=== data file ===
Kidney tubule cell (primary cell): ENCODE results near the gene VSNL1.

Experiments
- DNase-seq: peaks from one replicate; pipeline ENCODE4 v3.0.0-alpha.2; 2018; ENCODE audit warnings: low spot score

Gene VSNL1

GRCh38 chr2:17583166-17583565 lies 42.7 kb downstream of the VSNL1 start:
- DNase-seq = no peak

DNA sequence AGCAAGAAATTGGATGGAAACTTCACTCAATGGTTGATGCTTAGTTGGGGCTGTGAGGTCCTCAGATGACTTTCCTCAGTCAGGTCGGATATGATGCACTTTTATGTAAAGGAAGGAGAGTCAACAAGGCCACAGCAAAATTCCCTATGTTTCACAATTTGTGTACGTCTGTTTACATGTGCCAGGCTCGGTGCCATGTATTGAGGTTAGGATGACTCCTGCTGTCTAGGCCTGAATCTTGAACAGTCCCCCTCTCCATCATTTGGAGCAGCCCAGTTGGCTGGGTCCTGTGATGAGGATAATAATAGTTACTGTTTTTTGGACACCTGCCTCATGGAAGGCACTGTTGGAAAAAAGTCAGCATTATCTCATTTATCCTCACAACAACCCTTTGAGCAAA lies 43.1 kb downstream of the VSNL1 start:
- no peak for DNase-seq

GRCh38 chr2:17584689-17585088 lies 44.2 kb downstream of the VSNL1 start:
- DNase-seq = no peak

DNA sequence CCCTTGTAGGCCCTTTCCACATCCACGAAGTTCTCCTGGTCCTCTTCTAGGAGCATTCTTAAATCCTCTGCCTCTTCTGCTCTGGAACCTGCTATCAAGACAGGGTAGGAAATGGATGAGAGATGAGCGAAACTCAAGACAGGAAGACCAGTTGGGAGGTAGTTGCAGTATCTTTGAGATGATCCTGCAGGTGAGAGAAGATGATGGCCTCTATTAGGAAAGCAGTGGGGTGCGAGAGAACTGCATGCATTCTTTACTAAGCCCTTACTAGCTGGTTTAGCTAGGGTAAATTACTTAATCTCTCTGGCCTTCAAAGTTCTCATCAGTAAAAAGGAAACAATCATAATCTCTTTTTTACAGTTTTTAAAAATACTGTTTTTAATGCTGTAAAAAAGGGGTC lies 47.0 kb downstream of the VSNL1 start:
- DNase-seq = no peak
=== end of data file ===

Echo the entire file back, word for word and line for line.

Kidney tubule cell (primary cell): ENCODE results near the gene VSNL1.

Experiments
- DNase-seq: peaks from one replicate; pipeline ENCODE4 v3.0.0-alpha.2; 2018; ENCODE audit warnings: low spot score

Gene VSNL1

GRCh38 chr2:17583166-17583565 lies 42.7 kb downstream of the VSNL1 start:
- DNase-seq = no peak

DNA sequence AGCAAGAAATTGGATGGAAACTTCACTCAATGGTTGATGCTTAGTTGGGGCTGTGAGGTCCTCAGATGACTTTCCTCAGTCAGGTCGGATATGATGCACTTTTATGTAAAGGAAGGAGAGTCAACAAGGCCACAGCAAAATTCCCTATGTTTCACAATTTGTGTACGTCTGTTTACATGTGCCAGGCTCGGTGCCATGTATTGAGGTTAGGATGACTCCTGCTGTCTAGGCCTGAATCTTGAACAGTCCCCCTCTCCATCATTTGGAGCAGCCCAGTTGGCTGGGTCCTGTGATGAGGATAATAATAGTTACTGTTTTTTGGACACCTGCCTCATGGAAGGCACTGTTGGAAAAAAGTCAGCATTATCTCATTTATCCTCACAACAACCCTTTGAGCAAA lies 43.1 kb downstream of the VSNL1 start:
- no peak for DNase-seq

GRCh38 chr2:17584689-17585088 lies 44.2 kb downstream of the VSNL1 start:
- DNase-seq = no peak

DNA sequence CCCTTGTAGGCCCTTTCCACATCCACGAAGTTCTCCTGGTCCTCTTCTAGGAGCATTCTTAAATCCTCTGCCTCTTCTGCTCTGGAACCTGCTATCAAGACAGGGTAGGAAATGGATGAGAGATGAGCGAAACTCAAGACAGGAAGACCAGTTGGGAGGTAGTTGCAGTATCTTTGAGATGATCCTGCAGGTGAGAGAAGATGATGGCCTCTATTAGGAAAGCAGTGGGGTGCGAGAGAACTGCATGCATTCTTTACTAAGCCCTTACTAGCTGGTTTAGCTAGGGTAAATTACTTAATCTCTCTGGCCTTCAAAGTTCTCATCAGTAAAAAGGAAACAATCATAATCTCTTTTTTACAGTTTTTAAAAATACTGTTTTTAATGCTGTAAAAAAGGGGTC lies 47.0 kb downstream of the VSNL1 start:
- DNase-seq = no peak